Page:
Tortured Gospel

Tornadoes? I don't see any tornadoes.

It is a little difficult to force yourself to think of tornadoes when you’re in sunny California. On my flight into Santa Barbara I could see the tail end of the gray whale migration from a few thousand feet in the air. Outside the tiny municipal airport (with its full-body scanner) I see palm trees swaying in the wind. The air smells like flowers. Life is too easy in California for me ever to live here. I need more angst in my diet. I can’t come to the sunny coast, however, without the Eagle’s “Hotel California” replaying endlessly in my head. It was the running joke at Nashotah House that the real Hotel California was located in the woods just outside Delafield, Wisconsin. The haunting lyrics by Don Felder, Don Henley, and Glenn Frey managed to capture the witch’s brew of mind control, humiliation, and desire that laced that little, gothic seminary in the woods. Yet even sitting in California with its full greenery in March, I see that Pat Robertson is blaming the devastation of the recent tornadoes on lack of prayer.

Blaming the victim is a classic fascist technique, and it is very easy to proclaim one’s own righteousness when not in harm’s way. Herein lies the darkest sin of the self-justified; they think themselves specially blessed and therefore not responsible to help the victims. While flying over the Santa Ynez Mountains, seeing the smoke from California wildfires climbing like the terminal flames of Babylon, I could hear a voice like a choir of fascists singing, “Alleluia And her smoke rose up for ever and ever.” Schadenfreude fuels too much of the evangelical worldview. According the Gospel writers, when Jesus foresaw the destruction of Jerusalem, he wept. WWJD, Rev. Robertson?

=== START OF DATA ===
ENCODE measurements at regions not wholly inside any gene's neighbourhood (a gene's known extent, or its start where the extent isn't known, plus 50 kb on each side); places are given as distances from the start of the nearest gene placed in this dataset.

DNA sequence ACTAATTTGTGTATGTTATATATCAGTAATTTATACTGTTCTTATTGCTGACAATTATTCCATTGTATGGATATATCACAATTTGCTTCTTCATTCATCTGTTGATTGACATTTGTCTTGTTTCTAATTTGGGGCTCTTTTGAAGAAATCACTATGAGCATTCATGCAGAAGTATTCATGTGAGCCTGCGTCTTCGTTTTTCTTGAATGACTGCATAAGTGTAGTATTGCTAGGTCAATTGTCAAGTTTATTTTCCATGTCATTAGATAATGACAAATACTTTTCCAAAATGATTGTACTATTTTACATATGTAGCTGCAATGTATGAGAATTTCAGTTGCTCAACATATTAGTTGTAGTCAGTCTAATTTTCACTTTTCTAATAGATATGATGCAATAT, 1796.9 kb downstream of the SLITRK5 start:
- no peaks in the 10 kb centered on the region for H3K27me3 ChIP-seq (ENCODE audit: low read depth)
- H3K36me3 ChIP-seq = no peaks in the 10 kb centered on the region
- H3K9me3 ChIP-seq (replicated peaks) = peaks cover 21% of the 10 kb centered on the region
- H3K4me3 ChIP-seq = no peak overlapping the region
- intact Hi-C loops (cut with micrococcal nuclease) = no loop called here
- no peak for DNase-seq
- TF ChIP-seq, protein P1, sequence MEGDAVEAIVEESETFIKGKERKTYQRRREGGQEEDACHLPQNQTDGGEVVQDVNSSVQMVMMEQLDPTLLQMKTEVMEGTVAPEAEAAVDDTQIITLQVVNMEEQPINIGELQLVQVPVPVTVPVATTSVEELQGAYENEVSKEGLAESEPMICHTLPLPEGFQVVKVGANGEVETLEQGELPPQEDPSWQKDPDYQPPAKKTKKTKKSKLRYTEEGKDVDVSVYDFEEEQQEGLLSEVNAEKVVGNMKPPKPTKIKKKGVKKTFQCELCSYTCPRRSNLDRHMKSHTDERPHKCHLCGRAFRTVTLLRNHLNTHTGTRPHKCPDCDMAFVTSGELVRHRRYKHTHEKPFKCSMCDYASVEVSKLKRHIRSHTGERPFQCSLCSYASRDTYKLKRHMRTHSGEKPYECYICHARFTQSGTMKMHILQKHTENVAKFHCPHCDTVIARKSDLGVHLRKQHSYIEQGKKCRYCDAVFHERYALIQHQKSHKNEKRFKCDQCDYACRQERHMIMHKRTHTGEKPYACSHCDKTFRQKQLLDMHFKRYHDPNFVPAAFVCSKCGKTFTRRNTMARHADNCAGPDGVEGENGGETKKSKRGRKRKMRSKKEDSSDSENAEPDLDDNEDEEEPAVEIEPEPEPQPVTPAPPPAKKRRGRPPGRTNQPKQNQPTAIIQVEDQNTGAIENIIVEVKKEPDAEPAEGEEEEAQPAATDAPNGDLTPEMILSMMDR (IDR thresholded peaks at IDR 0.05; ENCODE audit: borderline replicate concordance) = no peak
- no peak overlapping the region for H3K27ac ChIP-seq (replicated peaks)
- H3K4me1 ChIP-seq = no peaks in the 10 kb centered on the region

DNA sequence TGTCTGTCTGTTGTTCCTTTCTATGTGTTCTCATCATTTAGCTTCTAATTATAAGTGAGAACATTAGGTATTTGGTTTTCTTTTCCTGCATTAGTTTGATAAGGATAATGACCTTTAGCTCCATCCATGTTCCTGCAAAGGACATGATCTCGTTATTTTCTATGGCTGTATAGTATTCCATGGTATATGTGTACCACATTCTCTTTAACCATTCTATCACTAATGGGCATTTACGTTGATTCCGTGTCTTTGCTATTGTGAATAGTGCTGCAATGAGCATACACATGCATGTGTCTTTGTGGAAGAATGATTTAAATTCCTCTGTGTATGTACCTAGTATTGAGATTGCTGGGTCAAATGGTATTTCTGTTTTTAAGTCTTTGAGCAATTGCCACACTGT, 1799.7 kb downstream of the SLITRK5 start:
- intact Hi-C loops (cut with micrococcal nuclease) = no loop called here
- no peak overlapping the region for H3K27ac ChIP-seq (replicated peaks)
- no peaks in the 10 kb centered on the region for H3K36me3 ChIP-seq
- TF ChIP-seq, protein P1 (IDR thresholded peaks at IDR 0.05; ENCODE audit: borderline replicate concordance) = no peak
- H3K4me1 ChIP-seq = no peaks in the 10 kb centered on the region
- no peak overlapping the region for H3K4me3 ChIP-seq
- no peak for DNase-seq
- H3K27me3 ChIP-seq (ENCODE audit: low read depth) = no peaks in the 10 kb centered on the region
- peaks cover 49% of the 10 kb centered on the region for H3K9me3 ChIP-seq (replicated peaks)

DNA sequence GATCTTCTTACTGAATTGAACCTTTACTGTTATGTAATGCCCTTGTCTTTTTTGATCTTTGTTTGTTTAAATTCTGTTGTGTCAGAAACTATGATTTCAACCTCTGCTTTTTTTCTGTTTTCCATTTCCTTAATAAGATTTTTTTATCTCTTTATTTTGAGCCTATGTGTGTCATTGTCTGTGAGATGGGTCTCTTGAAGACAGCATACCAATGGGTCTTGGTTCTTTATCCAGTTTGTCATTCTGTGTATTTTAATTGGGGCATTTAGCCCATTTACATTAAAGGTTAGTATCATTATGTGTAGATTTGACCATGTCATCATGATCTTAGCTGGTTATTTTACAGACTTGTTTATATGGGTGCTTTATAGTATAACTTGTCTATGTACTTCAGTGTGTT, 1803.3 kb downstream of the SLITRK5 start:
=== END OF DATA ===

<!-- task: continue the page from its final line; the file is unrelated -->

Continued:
Tornadoes look so much like divine judgment that it is almost understandable how a naïve believer might see them as coming from God. We, however, are the gods destroying our own planet with the accompanying degradation of the weather. Neo-cons deny the fact of global warming. It is not a myth or a theory, there is inconvertible proof that it is happening. Still, it is more convenient to blame God. After all, chances of him showing up to deny false charges, as history repeatedly shows, are very slim. Ask any innocent woman tied to a stake in Medieval Europe accused of being a witch. Apparently the divine calendar is too full to worry about the troubles of hundreds of thousands, or even a few millions who are falsely accused. Why not send some terror from the sky? It is hard to think of such things in sunny California. Yet as the “good news” of the televangelists spreads to the ends of the earth, even those forever in the sun will need to stand in judgment before a very capricious deity.